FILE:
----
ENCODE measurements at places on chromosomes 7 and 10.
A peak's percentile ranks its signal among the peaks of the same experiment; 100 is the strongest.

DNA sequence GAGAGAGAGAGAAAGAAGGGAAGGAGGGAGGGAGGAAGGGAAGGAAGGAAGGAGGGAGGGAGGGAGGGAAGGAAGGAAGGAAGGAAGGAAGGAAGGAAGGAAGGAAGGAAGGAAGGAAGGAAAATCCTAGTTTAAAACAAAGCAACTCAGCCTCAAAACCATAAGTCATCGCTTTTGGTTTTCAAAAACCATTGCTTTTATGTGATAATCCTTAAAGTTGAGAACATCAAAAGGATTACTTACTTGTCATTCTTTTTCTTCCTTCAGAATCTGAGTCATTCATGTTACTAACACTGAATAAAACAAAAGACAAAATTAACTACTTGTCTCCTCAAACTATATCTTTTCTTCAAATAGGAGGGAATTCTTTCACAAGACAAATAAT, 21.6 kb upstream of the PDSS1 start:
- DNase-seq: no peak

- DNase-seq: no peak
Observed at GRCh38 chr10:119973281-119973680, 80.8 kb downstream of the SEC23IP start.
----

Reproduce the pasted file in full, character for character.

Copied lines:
ENCODE measurements at places on chromosomes 7 and 10.
A peak's percentile ranks its signal among the peaks of the same experiment; 100 is the strongest.

DNA sequence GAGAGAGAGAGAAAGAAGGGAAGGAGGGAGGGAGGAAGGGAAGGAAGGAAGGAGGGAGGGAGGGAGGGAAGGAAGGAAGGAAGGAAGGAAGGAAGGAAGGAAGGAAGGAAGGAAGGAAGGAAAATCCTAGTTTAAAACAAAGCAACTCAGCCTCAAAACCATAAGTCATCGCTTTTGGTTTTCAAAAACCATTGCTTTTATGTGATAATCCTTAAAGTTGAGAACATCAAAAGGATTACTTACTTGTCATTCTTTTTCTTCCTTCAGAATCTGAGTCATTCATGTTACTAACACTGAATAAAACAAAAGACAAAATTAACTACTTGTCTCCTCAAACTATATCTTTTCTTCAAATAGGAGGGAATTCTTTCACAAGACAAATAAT, 21.6 kb upstream of the PDSS1 start:
- DNase-seq: no peak

- DNase-seq: no peak
Observed at GRCh38 chr10:119973281-119973680, 80.8 kb downstream of the SEC23IP start.